Dr. Alan Czarnetzki explores the analysis and forecasting of middle latitude cyclones (dynamic and synoptic meteorology); thunderstorm phenomena (mesoscale dynamics); air quality; and meteorological decision support systems that can be used by decision makers, planners, and emergency managers charged with protecting communities in the path of potentially adverse weather.
Dr. Kenneth De Nault examines the physics of volcanic processes and the geographic distribution of fatal diseases in Iowa.
Dr. Kyle Gray studies science education methods and pedagogy.
Dr. John Groves focuses on micropaleontology by reconstructing evolutionary relationships among related groups of microfossils and using the evolutionary histories of microfossils as a means to correlate rocks of similar age on a global basis.
Dr. Chad Heinzel explores some of the primary environmental factors including Holocene climatic variability, evolving fluvial landscapes, soil development, and natural resource availability (i.e. soil quality, building materials stone/clay, potable water) that influence human populations.
Dr. Thomas Hockey studies the history of planetary astronomy in light of the modern search for planets orbiting other stars; the astronomy of solar eclipses and comets; and the archeoastronomy of pre-historic peoples.
Dr. Mohammad Iqbal specializes in hydrogeological research including soil water and groundwater contamination, assessment of groundwater flow parameters in various hydrogeologic setting, groundwater modeling, subsurface contaminant transport mechanisms, environmental water pollution research. He is also interested in the effects of agricultural practices on groundwater quality and nitrate degradation pathways in the Cedar River Watershed of north-east Iowa, nitrogen isotopic source evaluation, and development of multi-component mixing models of storm discharge in a watershed by using oxygen and deuterium isotopes.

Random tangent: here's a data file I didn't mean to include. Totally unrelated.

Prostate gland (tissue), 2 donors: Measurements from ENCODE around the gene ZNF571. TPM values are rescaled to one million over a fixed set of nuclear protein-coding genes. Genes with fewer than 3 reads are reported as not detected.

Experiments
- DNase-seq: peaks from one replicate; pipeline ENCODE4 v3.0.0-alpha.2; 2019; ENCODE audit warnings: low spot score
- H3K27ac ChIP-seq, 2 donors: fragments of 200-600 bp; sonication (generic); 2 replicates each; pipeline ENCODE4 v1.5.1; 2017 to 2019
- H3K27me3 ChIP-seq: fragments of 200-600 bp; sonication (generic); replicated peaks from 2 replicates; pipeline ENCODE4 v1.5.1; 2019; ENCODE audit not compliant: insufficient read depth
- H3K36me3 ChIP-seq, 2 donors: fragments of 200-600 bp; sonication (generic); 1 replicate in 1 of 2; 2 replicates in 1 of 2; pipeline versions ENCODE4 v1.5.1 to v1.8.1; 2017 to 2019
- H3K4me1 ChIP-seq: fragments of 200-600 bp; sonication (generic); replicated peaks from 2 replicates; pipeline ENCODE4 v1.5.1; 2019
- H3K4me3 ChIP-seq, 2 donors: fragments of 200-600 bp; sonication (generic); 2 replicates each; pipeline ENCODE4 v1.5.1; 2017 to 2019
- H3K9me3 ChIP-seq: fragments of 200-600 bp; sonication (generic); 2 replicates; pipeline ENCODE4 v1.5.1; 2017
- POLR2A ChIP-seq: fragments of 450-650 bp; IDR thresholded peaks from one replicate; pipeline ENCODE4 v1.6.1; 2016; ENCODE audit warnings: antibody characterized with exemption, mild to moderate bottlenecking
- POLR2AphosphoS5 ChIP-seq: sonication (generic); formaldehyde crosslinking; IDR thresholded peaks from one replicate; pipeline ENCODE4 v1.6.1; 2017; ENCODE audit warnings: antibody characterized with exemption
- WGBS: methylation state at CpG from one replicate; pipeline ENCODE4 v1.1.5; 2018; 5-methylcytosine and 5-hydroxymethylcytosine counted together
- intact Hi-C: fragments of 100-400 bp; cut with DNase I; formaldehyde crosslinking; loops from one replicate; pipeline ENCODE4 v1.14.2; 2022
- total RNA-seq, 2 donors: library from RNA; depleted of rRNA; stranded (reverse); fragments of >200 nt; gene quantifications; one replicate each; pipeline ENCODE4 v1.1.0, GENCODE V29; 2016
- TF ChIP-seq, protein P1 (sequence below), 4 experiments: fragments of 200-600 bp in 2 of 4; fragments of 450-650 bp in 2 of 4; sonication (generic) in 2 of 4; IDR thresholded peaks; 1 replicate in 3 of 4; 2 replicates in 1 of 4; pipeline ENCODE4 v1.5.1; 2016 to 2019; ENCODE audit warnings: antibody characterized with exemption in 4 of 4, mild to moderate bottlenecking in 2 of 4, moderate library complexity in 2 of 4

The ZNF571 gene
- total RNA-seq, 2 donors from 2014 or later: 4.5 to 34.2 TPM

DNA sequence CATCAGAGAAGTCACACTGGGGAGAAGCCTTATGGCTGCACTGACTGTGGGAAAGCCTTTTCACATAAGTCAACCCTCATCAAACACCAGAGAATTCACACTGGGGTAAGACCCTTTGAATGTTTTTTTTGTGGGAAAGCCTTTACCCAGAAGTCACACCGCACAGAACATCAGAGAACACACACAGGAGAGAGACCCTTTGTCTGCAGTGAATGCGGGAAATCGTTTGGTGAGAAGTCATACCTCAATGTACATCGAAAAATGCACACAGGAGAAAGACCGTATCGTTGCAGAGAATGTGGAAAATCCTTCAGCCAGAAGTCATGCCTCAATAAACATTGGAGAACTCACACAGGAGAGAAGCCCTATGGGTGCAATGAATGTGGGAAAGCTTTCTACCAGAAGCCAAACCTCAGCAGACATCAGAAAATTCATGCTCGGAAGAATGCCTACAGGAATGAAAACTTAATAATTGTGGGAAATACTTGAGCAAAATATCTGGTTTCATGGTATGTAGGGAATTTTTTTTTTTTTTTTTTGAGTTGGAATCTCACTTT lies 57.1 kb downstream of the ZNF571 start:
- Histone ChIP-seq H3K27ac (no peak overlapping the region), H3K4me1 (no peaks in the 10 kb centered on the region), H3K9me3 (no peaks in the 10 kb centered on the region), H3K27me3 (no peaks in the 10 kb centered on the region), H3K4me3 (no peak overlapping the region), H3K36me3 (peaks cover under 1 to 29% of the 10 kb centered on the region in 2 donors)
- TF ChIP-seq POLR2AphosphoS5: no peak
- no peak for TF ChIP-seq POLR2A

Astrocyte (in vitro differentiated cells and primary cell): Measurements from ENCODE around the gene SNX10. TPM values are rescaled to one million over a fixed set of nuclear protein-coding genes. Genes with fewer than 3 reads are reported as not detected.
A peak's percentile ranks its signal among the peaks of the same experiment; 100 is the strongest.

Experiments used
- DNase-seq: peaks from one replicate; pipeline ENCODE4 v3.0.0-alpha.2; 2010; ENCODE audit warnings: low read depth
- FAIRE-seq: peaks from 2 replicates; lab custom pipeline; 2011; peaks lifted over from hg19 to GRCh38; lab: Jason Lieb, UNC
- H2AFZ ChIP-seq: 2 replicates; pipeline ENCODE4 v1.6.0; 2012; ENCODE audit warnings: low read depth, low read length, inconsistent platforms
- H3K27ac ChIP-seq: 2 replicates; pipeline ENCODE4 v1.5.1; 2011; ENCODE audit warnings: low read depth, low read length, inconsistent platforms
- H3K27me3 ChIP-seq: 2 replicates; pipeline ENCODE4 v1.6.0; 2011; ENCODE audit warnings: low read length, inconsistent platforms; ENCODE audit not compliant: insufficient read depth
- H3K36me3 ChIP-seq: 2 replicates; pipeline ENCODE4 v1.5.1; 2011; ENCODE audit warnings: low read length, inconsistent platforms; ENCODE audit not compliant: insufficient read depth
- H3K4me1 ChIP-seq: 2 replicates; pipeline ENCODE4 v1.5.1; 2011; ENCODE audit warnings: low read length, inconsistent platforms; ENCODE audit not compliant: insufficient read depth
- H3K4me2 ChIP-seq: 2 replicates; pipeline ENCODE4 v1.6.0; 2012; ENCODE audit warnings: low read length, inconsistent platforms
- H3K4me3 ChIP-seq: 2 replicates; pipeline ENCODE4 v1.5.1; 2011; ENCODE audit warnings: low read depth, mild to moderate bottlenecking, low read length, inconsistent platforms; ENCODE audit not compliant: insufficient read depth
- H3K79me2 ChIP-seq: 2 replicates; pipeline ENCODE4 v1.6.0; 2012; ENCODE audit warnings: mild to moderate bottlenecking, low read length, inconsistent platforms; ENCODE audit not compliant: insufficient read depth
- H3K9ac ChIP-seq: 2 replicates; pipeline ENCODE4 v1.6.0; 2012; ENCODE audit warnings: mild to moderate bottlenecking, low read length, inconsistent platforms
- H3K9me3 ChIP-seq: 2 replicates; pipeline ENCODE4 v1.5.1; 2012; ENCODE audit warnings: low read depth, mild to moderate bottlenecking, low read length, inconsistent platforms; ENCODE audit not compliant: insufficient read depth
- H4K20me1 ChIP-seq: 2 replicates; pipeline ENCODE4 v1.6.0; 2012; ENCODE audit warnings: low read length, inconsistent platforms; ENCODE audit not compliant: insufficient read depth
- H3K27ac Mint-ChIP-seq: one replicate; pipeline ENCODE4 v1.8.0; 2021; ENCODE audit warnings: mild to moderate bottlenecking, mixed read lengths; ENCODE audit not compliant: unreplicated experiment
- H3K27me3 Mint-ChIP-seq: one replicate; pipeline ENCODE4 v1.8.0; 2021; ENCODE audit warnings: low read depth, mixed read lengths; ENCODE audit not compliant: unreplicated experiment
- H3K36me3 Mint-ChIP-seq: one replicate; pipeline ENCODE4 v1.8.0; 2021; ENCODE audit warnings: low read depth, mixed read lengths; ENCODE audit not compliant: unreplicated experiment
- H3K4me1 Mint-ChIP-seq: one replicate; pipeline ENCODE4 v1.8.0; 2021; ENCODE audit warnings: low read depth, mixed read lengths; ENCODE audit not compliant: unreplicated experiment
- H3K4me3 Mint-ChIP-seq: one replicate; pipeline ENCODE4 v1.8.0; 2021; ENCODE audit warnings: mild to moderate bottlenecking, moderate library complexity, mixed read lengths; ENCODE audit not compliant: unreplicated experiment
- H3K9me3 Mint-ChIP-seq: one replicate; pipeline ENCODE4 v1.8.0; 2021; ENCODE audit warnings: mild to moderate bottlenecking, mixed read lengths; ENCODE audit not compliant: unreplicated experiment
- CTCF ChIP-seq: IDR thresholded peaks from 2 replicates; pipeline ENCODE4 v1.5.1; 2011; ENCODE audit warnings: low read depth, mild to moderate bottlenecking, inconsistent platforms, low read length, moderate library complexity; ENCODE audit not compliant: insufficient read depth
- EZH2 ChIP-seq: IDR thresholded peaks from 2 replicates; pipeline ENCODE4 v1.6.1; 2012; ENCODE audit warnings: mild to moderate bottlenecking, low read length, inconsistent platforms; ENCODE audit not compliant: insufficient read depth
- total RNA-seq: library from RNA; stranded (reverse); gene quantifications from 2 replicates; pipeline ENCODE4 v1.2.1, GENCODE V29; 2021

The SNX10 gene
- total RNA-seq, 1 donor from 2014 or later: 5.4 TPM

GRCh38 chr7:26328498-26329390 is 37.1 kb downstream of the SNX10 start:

Dr. Siobahn Morgan studies the behavior of pulsating stars found in our galaxy and others and the evolution of stars, particularly massive stars. In addition, she provides on-line databases of pulsating star data for other researchers and WWW-based educational packages for K-12 and higher education astronomy courses.
Dr. James Walters examines frozen ground and frost action processes and features produced through intensive freeze-thaw activity, both present day and relict. He also investigates permanently frozen ground (permafrost) distribution and characteristics in arctic and subarctic environments and how these environments are changing with global warming.